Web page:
Heart disease is the leading cause of death in the U.S. and in Arkansas. In 2016, almost 8,100 people in Arkansas died of heart disease. It was the cause of 25 percent of all deaths in the state that year. Stroke is the fourth leading cause of death in both Arkansas and the U.S. Arkansas has the fifth highest death rate from stroke in the nation. In 2016, almost 1,650 people in Arkansas died from stroke. Hypertension is a major public health problem in Arkansas. Almost half of all adults have high blood pressure. If not controlled, it can lead to heart disease, stroke, and death. African Americans are most affected by heart disease and stroke.
Alzheimer’s disease is the most common cause of dementia among older adults. 5.7 million Americans are estimated to be living with Alzheimer’s disease in 2018. It is the fifth leading cause of death for adults aged 65 years and older, and the sixth leading cause of death for all adults. Alzheimer’s disease involves parts of the brain that control thought, memory, and language, and, over time, can seriously affect a person’s ability to carry out daily activities. Although the cause is still unknown, scientists are learning more every day about Alzheimer’s disease and what can be done to prevent and treat this fatal illness.
A serious problem that is driving many of the social and behavioral determinants of health in Arkansas is poor mental health. In 2018 Arkansas ranked low (35th) for overall mental health when compared to other states. Lack of family and social support and even community safety play a part in mental health. Not getting enough sleep (behavioral determinant of health) also affects mental health. Access to mental health care also plays a part in mental health status. In Arkansas there are not enough mental health professionals, so many adults and children with mental illness cannot get the mental health care they need. This is especially true in rural areas. In 2017, it was estimated that there was only 1 mental health professional for every 490 people who needed mental health care.
Diabetes is the sixth leading cause of death among all Arkansans. In 2016, over 900 people died in Arkansas from diabetes. Over time, high blood sugar causes serious health problems if it is not brought under control. For example, it can damage a person’s eyes, kidneys, and nerves and can cause them to lose a foot or a leg. Diabetes can also lead to heart disease and stroke.
As with other chronic diseases, diabetes can often be controlled by exercise and eating right, and by taking medicine, if needed. Unfortunately, 40 percent of Arkansans who have diabetes don’t know they have it. Of the people who know they have diabetes, only 25 percent have their blood sugar under control.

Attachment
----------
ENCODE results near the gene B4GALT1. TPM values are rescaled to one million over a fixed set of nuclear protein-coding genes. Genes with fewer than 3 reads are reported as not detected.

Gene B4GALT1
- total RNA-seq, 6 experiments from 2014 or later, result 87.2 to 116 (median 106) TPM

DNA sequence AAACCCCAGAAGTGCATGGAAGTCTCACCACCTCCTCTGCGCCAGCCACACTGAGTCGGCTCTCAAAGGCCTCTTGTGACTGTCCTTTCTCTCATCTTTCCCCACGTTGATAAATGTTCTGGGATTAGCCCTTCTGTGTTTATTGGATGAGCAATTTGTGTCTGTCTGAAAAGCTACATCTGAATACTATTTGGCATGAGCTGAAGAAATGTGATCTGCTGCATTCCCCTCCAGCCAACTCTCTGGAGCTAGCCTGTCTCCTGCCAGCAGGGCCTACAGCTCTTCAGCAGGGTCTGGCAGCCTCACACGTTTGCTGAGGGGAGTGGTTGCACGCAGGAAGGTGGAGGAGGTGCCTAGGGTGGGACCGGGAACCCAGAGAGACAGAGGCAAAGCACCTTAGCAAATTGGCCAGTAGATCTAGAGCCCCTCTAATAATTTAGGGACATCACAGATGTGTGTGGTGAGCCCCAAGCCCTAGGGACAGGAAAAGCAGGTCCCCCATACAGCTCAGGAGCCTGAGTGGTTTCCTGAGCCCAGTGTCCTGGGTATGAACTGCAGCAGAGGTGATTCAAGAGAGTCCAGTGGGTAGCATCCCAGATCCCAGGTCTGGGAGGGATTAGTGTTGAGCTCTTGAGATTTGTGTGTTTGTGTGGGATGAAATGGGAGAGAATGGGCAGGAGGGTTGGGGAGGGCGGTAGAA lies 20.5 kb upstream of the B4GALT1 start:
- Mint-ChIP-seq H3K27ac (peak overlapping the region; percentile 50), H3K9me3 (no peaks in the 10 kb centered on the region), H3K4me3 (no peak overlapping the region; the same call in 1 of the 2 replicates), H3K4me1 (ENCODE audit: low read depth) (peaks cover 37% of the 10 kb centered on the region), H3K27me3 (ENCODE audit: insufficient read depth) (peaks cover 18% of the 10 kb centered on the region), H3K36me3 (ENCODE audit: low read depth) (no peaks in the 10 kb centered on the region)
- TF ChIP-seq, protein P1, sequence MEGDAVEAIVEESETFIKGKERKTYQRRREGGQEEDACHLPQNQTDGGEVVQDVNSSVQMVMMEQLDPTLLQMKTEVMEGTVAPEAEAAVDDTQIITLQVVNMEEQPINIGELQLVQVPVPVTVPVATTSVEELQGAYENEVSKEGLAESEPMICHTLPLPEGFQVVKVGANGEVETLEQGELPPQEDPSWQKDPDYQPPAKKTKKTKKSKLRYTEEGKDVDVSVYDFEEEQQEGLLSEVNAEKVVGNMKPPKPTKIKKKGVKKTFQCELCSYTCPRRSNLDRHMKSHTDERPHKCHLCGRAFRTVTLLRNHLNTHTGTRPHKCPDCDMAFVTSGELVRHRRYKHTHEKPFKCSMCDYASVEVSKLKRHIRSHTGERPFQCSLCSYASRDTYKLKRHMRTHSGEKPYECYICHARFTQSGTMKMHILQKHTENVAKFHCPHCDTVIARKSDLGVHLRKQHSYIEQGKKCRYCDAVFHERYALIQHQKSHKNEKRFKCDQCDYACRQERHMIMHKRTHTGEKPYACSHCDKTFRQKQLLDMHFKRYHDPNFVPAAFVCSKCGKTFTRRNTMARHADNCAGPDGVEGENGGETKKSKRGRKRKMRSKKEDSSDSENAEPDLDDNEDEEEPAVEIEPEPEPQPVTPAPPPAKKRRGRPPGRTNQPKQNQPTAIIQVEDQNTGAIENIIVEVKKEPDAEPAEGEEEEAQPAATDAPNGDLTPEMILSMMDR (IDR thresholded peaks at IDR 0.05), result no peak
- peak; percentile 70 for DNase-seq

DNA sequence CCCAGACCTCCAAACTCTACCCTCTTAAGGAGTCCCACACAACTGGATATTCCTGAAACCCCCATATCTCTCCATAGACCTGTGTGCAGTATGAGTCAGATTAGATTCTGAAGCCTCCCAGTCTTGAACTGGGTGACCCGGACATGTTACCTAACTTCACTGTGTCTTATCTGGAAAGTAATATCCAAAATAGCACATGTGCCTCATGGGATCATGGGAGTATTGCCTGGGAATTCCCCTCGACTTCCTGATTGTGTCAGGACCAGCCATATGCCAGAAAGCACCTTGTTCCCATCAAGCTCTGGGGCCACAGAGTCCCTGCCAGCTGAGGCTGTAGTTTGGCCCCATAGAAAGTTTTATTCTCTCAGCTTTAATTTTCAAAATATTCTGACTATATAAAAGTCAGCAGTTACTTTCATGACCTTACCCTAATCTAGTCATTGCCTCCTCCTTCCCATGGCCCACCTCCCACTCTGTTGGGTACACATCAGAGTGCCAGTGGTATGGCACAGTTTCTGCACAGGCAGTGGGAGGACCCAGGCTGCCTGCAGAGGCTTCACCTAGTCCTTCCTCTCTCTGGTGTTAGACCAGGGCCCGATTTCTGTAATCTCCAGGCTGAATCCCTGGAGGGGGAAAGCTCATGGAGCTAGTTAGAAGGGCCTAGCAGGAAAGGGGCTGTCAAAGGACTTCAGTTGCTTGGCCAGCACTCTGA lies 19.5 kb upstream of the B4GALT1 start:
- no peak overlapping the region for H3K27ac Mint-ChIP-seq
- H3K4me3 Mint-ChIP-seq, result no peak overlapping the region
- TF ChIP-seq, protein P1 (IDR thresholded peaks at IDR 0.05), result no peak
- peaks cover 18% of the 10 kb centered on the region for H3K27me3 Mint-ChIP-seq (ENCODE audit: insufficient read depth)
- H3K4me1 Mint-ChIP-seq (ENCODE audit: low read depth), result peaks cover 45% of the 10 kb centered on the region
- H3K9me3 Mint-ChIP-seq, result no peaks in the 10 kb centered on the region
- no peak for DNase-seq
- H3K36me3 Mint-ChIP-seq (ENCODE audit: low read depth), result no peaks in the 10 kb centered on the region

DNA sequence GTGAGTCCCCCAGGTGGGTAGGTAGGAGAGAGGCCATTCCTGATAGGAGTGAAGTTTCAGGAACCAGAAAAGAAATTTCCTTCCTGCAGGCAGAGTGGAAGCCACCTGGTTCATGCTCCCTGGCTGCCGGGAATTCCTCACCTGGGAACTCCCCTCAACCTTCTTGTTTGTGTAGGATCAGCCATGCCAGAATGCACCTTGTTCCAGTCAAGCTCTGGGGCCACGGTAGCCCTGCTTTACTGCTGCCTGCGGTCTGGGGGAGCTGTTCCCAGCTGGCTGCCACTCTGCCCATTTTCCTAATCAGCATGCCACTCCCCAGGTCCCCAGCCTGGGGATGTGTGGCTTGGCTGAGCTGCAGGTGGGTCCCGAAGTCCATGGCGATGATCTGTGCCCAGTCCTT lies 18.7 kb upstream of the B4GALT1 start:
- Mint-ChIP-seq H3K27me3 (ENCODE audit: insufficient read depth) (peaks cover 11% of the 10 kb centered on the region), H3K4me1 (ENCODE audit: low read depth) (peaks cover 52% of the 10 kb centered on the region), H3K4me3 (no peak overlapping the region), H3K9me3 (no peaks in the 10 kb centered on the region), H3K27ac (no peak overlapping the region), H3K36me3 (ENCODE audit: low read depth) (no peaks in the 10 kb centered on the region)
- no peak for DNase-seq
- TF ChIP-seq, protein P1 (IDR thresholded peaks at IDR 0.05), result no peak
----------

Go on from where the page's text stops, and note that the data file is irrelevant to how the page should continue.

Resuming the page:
Arthritis affects 54.4 million US adults, about 1 in 4. It is a major cause of work disability in the United States and one of the most common chronic conditions in the nation. Arthritis is a common cause of chronic pain. Chronic pain caused by arthritis affects millions of people in the United States every year. About one in four adults with arthritis—15 million people—report experiencing severe joint pain related to arthritis. Additionally, nearly half of adults with arthritis have persistent pain.
Immunization is one of the most successful and cost-effective health interventions, preventing millions of deaths every year. From infants to seniors, immunization protects against diseases such as diphtheria, measles, pertussis (whooping cough), pneumonia, polio, rotavirus, rubella and tetanus. The benefits of immunization are increasingly being extended to adolescents and adults, providing protection against life-threatening diseases such as influenza, meningitis, and cancers (cervical and liver cancers).
Injuries and violent acts, such as suicide, falls, motor vehicle crashes, sexual assault, and drug overdoses are a major public health issue. In addition, millions of people are treated in emergency rooms or hospitalized due to injuries and violent acts each year. Injury and violence cross all boundaries and can affect anyone; regardless of age, sex, race or socioeconomic background. While injury and violence have a significant burden, they are also largely preventable. Recognizing the social and economic burden of injury and violence is critical to determine the appropriate level of intervention and investment into prevention activities.
In Arkansas, motor vehicle crashes are the most common cause of accidental death. In 2016, over 650 people in Arkansas died from motor vehicle accidents. Fortunately, the death rate from motor vehicle crashes has been decreasing over the past several years. During this same time, the use of seat belts in Arkansas has been increasing.